The above are some of most mentioned alternatives that can be used to solve the nuclear waste problem in the U.S. However, each alternative has its own benefits and shortcomings based on the method used to evaluate them. There are many criteria used to evaluate the viability of one particular method over the other.
Cost considerations, risk assessments, environmental concerns, and social considerations can be used to evaluate the viability of the above named nuclear waste management methods (CIRA & NRC 33). This study prefers to use the risk assessment criteria to evaluate the two most talked about methods – geological repository and reprocessing – since nuclear waste is often correlated with potential risks and hazards. However, all the other criteria equally qualify to be used in the process of evaluating the methods indicated above.
According to CIRA & NRC, risk assessment is often used to either describe a process or a certain product of the process (65). It involves itself with the evaluation of quantitative or qualitative value of dangers related to the process or product.
In most instances, the assessment also takes into account the benefits accruing from such a process or product to be able to develop an effective approach for performing a cost-benefit analysis. Of late, risk assessment has become a principal public policy tool used for making strategies and choices aimed at offering solutions to pressing issues such as the nuclear waste problem.
Some of the hallmarks of risk assessment analysis include the yearning to utilize available scientific methods and evidence to inform choices, uncertainty that challenges the capability to typify both the enormity of the issue and the analogous benefits of the projected interventions, and a requirement for timeliness and authenticity that prohibits resolving fundamental uncertainties before decisions are made (65-66).
Yucca Mountain is located some 100 miles Northwest of Las Vegas, Nevada. According to DOE officials, the mountain site topped four other alternative sites that were evaluated for long-term nuclear waste repository when geological and environmental factors such as seismic constancy, hydrology, volcanic stability, and radioisotope transport were considered (Potter et al, para. 1-3).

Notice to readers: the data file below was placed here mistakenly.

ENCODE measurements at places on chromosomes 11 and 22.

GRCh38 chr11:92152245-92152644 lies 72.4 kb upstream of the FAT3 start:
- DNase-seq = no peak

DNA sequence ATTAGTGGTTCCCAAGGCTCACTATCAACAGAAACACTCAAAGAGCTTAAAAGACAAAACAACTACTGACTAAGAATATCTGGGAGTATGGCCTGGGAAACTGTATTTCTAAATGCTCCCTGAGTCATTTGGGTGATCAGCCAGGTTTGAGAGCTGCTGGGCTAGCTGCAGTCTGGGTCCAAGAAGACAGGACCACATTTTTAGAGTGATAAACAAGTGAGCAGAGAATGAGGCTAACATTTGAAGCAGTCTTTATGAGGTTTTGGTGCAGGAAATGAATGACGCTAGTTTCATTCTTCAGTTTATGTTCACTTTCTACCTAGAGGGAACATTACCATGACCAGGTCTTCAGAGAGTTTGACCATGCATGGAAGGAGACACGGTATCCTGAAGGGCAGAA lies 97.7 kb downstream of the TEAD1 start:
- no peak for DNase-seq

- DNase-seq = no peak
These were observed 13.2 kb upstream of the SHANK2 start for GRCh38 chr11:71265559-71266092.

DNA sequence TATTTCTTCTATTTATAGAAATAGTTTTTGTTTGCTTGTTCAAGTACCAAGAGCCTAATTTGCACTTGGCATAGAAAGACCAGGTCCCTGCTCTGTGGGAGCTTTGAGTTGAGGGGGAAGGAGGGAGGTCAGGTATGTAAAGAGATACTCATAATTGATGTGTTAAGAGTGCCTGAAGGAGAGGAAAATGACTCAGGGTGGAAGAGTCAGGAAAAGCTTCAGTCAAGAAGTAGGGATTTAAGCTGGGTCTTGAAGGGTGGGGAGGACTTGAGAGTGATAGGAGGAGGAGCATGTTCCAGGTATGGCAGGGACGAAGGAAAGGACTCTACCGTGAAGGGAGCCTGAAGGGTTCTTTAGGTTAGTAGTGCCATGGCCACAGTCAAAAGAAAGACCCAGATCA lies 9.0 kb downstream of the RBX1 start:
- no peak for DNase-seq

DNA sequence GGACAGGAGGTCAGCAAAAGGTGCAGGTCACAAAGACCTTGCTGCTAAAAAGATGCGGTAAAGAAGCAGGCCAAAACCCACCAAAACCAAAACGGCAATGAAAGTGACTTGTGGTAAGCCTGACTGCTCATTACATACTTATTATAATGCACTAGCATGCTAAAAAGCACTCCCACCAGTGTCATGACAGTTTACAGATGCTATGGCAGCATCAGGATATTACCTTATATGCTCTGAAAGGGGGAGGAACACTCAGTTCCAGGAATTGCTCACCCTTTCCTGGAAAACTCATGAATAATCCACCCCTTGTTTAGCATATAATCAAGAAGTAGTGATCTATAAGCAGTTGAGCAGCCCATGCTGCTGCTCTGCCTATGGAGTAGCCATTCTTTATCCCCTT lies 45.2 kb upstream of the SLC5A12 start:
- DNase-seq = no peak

The site had been comprehensively studied for close to 3 decades by scientists from Los Alamos National Laboratory, and was preferred because its water table is one of the deepest worldwide (“Los Alamos,” para. 1).
According to Liu, Sonnenthal, & Bodvarsson, the water table is 1,000 ft (300 m) below the ground, effectively allowing the construction of a geologic nuclear waste repository that is safely deep underground yet conveniently above the water table (217-218). The repository was to be located some five miles under the rugged Yucca Mountain. Groundwater is considered as the principal means by which nuclear material can be transported from a repository in the event of a leak.
Experts believe the desert-like climatic features found in the area will greatly reduce the chances of water percolating through the rock to corrode underground casks holding the radioactive waste. On average, the area receives about 7 inches of rain per year. Rather than soaking into the ground, about 95% of the precipitation evaporates due to harsh climatic conditions, effectively minimizing the risk of water contamination (Liu, Sonnenthal, & Bodvarsson 223).
According to experts, it is less risky to have a centralized nuclear repository in Yucca than to have 50 plus mini-storage facilities spread across the country. What’s more, the utilities running the nuclear mini-storage facilities has on more than occasion sought legal compensation from the federal government due to its failure to offer permanent disposal site for the spent nuclear fuel.
According to estimates released by DOE, the over 50 temporally storage facilities will cause the federal government $7 billion in legal settlements to the utilities in addition to the great risks they pose (Cawley, para. 3). Accordingly, consolidating these facilities into one place – Yucca – would be less risky and more cost-effective.